Even without a real nap, Judah was in a pretty good mood. He quickly took command of the room, and brought everyone over to us with his constant smiling, waving, and pointing. It seemed that almost everyone in the overly-full waiting area took a turn playing peek-a-boo, pinching his cheeks, and receiving one of Judah’s coveted high-fives. After an hour in the waiting area, the passport system was still not up and running. I went back and forth between believing that we would leave with Judah’s passport in our hands to think that we would have to come back and try again another day. When I asked what time the passport office closed, we were told 6:00. Realizing that it was nearing 4:00, I began praying more fervently as I sat Judah on the floor. When you spend forever in a waiting room, and your baby can’t walk yet, you have to get over your preferences and allow your child to crawl around on the dirty tile floor. You also have to feed him an entire bottle of Puffs cereal bites in order to survive.
Finally, just before 5:00, we got word that the system was finally up and running again. We were unsure of how many passports were in line ahead of us, and we weren’t sure that 1 hour was enough time for his passport to be printed. More fervent praying ensued. 1 hour was all that separated us from using our plane tickets to fly out the next morning or having to cancel and rebook them for another day.
It took everything in me, not to ask for an update every 10 minutes. I sat there and watched the minutes tick by on the wall clock and started to lose more hope every time that red second hand clicked its way past the 12. At 5:52, when I was about to ask what time we should return the next day, we heard someone say “Master Judah Mahesh Mackey.” Startled but in awe at hearing the sweet sound of Judah MACKEY, we walked over toward the office employee. We watched as he handed a shiny, new Indian passport to the orphanage director. She glanced at it and handed it to me, telling me to carefully check each section- especially his birthdate and parents’ information. There it was, in black and white: Judah Mahesh Mackey son of Marcus and Kayla Mackey. The written court order had deemed us Judah’s parents forever, but to see it on another official, important document was, once again, surreal after dreaming about it for more than 5 years.
It took me a minute to realize that our mission for the day was now complete. It wasn’t until the orphanage director hugged Judah and said, “Take care of Mahesh. I know he will have a happy life,” that I realized that this was it - we were free to leave Hyderabad with our son.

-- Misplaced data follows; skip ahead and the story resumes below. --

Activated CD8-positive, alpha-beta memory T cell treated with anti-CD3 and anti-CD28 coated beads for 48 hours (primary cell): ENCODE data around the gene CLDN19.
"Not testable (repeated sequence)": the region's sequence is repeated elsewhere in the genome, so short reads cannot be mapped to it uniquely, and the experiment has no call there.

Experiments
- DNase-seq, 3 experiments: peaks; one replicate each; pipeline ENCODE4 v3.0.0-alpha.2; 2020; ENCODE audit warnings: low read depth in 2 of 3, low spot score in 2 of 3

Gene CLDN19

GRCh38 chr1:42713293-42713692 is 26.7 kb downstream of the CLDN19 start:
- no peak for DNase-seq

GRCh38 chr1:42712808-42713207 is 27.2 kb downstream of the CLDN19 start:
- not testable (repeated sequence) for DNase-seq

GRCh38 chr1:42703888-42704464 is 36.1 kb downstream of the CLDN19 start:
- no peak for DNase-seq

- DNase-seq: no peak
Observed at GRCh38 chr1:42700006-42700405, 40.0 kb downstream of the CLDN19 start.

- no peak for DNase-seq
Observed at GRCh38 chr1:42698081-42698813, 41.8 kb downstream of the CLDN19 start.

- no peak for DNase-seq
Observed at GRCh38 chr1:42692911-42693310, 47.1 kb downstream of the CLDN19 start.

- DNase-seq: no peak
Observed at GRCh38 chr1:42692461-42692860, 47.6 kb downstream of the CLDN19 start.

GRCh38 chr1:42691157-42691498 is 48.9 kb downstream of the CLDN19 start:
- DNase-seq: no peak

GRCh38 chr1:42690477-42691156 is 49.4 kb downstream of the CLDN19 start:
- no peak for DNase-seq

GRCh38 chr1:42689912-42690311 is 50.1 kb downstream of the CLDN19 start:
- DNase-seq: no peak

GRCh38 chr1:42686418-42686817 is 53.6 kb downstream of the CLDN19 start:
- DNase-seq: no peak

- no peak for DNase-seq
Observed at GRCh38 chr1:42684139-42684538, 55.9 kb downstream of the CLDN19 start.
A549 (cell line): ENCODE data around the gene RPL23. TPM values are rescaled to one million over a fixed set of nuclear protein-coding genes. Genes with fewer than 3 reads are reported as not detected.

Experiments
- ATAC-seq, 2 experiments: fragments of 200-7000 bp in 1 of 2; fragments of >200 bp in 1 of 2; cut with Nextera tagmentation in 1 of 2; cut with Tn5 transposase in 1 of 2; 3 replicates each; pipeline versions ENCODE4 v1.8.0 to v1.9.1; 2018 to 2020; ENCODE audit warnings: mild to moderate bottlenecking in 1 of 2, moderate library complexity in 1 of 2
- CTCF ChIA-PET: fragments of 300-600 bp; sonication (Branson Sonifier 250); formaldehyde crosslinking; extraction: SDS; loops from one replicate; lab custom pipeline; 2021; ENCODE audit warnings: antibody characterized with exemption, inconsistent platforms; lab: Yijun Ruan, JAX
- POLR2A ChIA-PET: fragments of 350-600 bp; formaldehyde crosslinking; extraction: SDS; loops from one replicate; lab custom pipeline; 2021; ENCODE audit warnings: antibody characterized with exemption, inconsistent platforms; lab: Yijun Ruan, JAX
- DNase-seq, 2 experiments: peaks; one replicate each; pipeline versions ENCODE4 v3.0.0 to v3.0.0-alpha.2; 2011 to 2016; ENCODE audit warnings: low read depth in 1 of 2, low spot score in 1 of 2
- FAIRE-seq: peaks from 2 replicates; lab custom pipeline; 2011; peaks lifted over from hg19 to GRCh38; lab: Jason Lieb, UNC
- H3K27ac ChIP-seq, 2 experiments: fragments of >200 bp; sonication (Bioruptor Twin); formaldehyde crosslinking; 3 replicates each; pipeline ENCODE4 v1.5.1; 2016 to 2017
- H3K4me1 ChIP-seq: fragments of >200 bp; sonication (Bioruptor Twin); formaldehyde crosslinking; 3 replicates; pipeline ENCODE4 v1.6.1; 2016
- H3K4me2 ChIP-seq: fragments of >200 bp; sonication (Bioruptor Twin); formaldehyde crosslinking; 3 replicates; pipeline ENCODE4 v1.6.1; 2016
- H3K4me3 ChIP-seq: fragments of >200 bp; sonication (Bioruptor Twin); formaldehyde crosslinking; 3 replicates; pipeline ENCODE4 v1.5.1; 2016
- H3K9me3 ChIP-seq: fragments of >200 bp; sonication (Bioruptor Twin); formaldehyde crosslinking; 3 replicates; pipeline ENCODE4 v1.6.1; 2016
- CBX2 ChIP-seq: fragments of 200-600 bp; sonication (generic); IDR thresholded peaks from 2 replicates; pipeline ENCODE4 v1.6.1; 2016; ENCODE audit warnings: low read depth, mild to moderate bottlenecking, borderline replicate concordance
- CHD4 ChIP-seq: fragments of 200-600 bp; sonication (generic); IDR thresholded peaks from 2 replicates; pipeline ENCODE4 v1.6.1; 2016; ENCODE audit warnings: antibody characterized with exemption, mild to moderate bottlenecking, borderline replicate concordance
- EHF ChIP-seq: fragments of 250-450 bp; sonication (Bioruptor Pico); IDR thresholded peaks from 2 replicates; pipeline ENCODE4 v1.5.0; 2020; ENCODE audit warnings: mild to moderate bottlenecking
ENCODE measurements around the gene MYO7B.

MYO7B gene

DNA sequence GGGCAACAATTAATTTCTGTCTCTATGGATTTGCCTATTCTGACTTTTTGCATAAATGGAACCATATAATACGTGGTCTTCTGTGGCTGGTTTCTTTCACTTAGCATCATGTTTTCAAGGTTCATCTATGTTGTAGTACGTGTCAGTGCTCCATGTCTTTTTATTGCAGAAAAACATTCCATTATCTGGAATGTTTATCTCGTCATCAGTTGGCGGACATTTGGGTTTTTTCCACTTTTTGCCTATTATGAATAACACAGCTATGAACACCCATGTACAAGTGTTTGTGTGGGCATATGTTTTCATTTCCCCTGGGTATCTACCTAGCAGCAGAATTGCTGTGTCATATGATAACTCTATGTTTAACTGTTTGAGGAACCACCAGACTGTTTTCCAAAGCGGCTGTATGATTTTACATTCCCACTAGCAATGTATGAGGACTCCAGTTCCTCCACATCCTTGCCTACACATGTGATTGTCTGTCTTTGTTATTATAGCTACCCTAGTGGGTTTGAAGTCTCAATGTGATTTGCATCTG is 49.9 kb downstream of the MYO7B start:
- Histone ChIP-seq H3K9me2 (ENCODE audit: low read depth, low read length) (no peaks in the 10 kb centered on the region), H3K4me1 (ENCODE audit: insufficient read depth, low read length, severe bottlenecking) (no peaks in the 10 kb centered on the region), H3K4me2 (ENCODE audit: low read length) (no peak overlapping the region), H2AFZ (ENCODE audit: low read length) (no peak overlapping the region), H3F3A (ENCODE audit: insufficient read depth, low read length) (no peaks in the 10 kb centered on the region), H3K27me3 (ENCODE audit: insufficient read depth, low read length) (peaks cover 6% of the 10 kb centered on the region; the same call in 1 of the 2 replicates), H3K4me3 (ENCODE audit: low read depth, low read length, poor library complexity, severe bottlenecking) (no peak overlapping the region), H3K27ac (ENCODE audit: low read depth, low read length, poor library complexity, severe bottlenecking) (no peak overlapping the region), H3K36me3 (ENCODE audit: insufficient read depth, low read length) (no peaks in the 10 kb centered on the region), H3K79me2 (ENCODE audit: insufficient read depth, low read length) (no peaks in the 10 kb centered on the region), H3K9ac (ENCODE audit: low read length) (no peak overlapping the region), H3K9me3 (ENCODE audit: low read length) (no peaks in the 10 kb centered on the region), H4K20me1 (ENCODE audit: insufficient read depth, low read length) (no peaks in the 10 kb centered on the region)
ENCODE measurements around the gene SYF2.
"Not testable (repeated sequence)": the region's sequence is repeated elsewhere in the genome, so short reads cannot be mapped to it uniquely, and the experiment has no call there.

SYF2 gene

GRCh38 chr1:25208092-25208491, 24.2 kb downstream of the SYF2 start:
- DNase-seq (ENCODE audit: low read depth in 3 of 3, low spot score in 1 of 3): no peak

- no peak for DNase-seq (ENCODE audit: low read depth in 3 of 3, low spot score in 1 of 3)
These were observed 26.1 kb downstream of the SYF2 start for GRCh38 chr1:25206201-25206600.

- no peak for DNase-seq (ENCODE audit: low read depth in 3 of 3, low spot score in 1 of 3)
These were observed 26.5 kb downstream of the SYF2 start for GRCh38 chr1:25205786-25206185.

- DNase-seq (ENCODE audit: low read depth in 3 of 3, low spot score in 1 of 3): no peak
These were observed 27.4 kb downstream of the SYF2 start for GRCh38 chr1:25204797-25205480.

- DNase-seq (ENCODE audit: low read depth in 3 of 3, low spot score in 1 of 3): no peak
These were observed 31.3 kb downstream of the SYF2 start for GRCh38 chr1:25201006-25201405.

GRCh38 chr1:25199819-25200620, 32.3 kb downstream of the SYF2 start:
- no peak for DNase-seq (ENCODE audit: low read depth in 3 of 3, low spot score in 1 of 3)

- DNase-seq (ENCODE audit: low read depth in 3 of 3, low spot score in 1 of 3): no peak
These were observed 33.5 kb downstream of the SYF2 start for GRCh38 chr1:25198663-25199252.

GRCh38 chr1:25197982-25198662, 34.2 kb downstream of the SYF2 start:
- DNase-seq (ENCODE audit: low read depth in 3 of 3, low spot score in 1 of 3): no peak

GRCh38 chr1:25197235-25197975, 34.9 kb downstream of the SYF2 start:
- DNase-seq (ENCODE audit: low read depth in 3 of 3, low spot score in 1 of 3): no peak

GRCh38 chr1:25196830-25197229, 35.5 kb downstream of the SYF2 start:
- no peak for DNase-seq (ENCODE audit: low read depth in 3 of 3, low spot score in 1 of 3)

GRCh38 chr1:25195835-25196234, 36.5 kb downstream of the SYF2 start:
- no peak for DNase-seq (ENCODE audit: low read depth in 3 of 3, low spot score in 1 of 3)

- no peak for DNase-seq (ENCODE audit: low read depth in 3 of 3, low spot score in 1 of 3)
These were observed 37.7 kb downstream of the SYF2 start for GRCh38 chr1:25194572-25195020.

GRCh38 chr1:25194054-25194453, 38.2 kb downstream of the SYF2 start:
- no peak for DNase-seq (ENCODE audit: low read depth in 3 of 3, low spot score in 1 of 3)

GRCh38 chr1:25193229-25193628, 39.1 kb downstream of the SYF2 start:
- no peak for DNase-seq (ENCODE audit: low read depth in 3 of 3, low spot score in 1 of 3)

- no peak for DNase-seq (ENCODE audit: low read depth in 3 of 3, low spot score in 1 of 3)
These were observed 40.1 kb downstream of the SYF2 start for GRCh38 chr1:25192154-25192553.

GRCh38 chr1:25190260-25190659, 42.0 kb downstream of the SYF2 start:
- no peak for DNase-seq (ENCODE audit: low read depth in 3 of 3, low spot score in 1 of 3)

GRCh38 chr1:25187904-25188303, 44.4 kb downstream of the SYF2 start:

We rode back to the hotel, reorganized and repacked all 4 of our bags, and made copies of all of the documents that we would need for the next phase of our adoption process in New Delhi. We went to sleep dreaming about going home. We were so close, and yet we still had so many steps to go.
When we awoke the next morning, we ate our last meal in Hyderabad and said goodbye to our favorite waiter. He had a son who looked a lot like Judah, so he had taken extra-special care of us. We hired a driver and got to the airport with ease. We had no trouble checking in for our flight, and everything was on time. Marcus and I highly recommend flying with an infant because (ignoring any other stressors flying with an infant might incur) we were able to skip to the front of every line. No one seemed to care that our bags were overweight or that we had extra liquid in our carry-ons. Everything was smooth sailing.
As our plane ascended into the sky, I watched our 13-month-old baby boy stare out the window of his first plane right, and I was overcome with emotion. It was both the beauty and the brokenness of adoption wrapped up in that one single moment. As he got his last glimpse (for now) of Hyderabad, I was reminded of the brokenness that prevents him from growing up in his beautiful birth city surrounded by rich culture and his native language. As we flew further from Hyderabad with him on our laps, I was reminded of the redemptive beauty of adoption - a picture of the Gospel - which allows us to bring him in and love him forever. Grateful and humbled is the only way I can describe my feelings.
Judah did very well on his first flight, and we landed safely in New Delhi in just a couple of hours, with renewed energy to tackle the remaining steps of our adoption process. We were one step closer to being home, and we were 1 day closer to hugging our girls. Marcus and I had a new hope that this new city in India would bring us a much smoother back half of our adoption process.